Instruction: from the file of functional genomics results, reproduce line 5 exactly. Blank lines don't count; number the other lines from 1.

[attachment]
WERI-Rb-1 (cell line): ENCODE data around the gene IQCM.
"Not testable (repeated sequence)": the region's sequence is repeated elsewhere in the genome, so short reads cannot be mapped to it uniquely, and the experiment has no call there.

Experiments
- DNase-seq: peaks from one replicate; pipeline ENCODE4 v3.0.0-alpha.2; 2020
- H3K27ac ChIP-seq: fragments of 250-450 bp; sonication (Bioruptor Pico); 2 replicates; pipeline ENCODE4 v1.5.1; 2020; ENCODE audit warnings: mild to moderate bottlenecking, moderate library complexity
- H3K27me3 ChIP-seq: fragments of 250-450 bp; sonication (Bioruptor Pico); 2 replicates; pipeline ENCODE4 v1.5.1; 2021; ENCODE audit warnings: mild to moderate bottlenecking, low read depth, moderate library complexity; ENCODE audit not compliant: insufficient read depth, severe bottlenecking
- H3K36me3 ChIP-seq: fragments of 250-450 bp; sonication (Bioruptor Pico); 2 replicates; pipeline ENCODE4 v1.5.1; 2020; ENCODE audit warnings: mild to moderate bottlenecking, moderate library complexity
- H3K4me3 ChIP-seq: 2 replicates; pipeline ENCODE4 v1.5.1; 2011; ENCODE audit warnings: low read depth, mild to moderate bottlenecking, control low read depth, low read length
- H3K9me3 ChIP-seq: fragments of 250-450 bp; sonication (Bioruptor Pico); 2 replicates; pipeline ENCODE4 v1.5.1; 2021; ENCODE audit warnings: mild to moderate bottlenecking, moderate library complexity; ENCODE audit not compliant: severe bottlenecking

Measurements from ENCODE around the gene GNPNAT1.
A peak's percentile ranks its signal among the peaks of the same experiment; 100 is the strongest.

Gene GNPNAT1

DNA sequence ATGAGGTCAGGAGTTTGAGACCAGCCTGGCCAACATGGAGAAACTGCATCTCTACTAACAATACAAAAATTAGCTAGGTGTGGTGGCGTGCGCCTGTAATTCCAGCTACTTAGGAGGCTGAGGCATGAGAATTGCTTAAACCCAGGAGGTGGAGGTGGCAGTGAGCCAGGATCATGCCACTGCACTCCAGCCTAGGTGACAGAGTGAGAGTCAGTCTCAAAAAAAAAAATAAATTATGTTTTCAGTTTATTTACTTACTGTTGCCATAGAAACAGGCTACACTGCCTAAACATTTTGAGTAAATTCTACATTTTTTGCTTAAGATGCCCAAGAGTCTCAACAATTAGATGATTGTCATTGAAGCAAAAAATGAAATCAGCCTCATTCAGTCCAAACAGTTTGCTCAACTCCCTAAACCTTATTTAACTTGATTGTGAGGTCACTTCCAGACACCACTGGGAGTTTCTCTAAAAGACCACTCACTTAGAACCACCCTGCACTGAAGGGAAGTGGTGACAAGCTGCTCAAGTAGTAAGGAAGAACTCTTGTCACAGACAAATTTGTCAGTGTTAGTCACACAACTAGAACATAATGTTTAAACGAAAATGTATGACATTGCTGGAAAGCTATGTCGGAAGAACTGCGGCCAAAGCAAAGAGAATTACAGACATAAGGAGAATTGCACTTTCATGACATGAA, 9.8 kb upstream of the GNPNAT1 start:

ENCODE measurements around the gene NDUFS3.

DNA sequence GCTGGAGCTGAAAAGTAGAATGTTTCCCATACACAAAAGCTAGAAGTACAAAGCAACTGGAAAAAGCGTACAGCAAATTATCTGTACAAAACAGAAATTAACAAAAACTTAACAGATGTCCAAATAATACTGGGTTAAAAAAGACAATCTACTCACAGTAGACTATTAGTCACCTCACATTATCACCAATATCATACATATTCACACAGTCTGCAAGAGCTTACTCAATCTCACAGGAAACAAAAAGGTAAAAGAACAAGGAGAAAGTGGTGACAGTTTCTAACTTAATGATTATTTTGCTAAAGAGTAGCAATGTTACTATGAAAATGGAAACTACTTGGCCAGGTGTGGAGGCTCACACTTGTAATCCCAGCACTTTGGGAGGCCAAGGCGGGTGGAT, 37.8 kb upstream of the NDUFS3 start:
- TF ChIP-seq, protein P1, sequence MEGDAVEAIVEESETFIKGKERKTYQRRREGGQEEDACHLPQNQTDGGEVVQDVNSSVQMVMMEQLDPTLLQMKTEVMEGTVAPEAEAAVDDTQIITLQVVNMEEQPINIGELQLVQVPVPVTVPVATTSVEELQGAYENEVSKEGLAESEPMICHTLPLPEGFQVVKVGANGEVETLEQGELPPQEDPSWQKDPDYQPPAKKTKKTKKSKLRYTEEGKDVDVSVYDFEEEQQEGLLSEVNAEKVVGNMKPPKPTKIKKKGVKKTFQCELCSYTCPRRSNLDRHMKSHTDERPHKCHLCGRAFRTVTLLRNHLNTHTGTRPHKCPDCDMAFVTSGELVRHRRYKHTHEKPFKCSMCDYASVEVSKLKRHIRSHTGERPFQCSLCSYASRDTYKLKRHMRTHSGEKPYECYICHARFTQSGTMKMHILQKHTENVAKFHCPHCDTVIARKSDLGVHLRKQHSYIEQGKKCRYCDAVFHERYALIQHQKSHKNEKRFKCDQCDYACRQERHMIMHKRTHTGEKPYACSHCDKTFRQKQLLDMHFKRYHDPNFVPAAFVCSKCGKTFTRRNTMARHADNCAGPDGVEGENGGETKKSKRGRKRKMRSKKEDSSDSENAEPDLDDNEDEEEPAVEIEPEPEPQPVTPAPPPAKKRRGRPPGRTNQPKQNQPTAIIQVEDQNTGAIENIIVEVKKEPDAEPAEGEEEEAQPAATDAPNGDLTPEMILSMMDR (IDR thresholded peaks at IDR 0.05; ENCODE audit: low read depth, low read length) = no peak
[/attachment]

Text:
- H3K27ac ChIP-seq: fragments of 250-450 bp; sonication (Bioruptor Pico); 2 replicates; pipeline ENCODE4 v1.5.1; 2020; ENCODE audit warnings: mild to moderate bottlenecking, moderate library complexity